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5 Planning Tips to Ensure an Engaging DBQ Experience

March 26, 2014 / by Carolyn Henderson

Editor's Note:  This week's blog comes to us from Laura Bean, history teacher at Phillips Academy High School and member of the Network History Team.

Our blogger Laura Bean in action at Phillips Academy High School Our blogger Laura Bean in action at Phillips Academy High School

Quarter three is coming to an end. Are you ready for our 4th quarter common world studies DBQ? If you’re anything like me, you’re up to your eyeballs in grading and not even close to wanting to think about whether the Reformation or Exploration was the most important consequence of the printing press.

Fear not! We’re here to get you started down the path of making this DBQ meaningful before our Q4 DBQ Day.  In fact, even if you're not teaching the world studies DBQ, the tips below might spark some great planning ideas.

The Printing Press DBQ - what’s it all about?

This DBQ is all about comparing and evaluating the effects of innovation. Students must first be able to describe how the invention of the printing press shaped the Reformation and Exploration and then compare and evaluate their effects.

Below are our top five tips for teaching this DBQ, based on our AUSL Historical Reading and Writing Framework.

Before

1. BUILD IT INTO A UNIT OR USE IT AS A LINK BETWEEN TWO UNITS

The Printing Press DBQ requires students to have a solid understanding of several huge concepts:

  • What life was like during the Middle Ages
  • How and why the Renaissance made life drastically different
  • The “basics” of the Reformation and Exploration and their connection to the Renaissance

We suggest situating this at the end of a unit on the Middle Ages and the Renaissance. That way, students will be well versed in the themes of Renaissance Europe, particularly the emphasis on learning. Don’t forget, however, that you will also need to provide some background info on the Reformation and Exploration (think WHAT and, especially, WHY). Students will learn about consequences of each in the documents, but they need to know what these things are all about in order to effectively analyze the documents.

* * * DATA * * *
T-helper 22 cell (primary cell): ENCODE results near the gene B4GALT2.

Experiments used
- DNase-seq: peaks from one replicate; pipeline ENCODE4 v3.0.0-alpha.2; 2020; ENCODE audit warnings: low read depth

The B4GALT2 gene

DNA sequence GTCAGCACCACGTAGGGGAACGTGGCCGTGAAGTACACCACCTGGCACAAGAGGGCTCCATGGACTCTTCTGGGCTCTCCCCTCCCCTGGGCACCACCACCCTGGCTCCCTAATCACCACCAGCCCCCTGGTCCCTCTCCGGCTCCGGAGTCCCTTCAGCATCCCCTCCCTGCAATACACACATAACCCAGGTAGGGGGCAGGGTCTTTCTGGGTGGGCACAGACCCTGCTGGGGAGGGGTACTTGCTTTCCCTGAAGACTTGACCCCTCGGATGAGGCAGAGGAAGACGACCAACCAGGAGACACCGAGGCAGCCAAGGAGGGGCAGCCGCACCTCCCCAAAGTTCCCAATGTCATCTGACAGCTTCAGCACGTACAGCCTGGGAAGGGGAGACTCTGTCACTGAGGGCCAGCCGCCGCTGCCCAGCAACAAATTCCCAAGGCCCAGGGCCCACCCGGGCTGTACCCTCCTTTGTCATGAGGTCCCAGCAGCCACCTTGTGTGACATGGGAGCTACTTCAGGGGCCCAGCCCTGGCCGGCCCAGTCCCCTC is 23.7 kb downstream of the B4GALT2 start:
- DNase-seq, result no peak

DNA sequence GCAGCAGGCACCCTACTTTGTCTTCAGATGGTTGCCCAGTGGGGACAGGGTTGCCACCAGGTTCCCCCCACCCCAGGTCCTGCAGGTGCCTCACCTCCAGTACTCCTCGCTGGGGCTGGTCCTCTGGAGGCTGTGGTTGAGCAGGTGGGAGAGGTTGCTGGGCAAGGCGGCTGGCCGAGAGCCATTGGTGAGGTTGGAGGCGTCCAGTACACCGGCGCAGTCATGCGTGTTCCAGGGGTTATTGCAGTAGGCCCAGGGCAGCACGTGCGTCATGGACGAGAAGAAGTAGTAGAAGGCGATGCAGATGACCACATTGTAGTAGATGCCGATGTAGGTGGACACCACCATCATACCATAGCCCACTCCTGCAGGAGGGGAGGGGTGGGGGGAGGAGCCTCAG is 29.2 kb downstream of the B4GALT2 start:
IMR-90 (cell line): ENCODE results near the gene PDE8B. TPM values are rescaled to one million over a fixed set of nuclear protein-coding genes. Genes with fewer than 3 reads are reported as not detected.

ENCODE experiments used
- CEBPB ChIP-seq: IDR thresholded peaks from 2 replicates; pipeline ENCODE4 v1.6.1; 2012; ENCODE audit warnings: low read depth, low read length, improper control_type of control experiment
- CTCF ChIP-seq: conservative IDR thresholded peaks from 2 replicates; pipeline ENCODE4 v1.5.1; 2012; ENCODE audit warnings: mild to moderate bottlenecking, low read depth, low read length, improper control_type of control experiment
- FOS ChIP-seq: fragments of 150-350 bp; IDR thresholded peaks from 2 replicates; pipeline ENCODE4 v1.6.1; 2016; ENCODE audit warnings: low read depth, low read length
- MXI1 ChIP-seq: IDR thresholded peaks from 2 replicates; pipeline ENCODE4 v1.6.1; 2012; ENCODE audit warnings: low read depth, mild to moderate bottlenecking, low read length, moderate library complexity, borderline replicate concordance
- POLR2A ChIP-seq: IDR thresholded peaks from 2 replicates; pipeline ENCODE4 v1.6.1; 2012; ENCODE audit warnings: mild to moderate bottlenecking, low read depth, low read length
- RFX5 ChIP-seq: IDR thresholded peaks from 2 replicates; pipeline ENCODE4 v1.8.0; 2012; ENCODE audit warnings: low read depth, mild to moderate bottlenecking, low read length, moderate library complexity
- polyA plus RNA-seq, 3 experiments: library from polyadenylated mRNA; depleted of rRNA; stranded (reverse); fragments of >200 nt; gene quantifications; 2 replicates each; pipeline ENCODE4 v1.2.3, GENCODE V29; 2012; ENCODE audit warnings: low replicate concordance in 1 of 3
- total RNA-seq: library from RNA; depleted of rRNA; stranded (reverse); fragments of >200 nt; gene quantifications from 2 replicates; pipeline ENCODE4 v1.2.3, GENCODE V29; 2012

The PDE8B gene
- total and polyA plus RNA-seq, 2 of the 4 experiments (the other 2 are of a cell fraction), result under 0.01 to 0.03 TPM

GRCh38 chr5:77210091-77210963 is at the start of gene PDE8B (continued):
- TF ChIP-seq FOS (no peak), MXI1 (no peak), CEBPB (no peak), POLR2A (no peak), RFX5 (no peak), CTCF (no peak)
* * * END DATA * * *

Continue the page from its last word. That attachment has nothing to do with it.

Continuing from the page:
2. CATCH STUDENTS' ATTENTION WITH A DIFFERENT HOOK

Fish_hookAs we said, this DBQ asks students to evaluate the effects of innovation. Our students know a whole lot about innovation - think about the role of social media in their lives! We suggest beginning with a two step hook.

First, ask students to make a list of all the social media outlets they know. Second, compile this list and ask students to evaluate the effects of the two most popular. Are the effects good or bad? The goal here is to emphasize that all innovation comes with consequences, both positive and negative. After this, dive into the background essay. Use the actual hook provided by the DBQ Project as a check for understanding after the background essay.

Purpose

3. USE STUDENTS' BACKGROUND KNOWLEDGE TO MAKE SURE THEY UNDERSTAND THE ESSENTIAL QUESTION

By now, our students get that the Reformation and Exploration were consequences of the printing press. Let’s use that knowledge to make sure they understand the question we’re asking. We suggest doing Frayer Models for the words Reformation, Exploration and Consequence. Make sure students don’t just remark on the dictionary definitions, but also add in their background knowledge.

4.  DEVELOP PRELIMINARY ANALYTICAL CATEGORIES

Next, predictions, predictions, predictions! Have students think ahead about the consequences of the Reformation and Exploration. List these on a poster that you frequently add to and refine during the document analysis process. These predictions become their "pre-buckets".

During

5. BREAK DOWN DOCUMENTS TO ENHANCE STUDENTS’ UNDERSTANDING AND ANALYTICAL CAPABILITIES

The printing press docs can be dense. Some (like Document A) could be broken down into two documents. Some like Document E would be more understandable if used in conjunction with the transparencies in the back of the DBQ  binder. Others (Documents B and C) might require some extended explanation. We also think that pairing Document D with a different perspective would deepen students’ abilities to analyze Columbus’ claims.

There’s a great children’s story book called Encounter, by Jane Yolen, which tells the story of Columbus’ arrival in the Americas from the perspective of a Taino boy. For higher level comparison, you could use the chapter “Columbus and the Indians” from Howard Zinn’s A Young People’s History of the United States. These supplemental resources provide students an opportunity to corroborate what they read in the documents, something not really emphasized in this particular DBQ as is. They also give students access to some of the negative consequences of Exploration, which are not highlighted in the documents, but may influence their evaluation of the importance of the Reformation and Exploration.

Carolyn Henderson

Written by Carolyn Henderson

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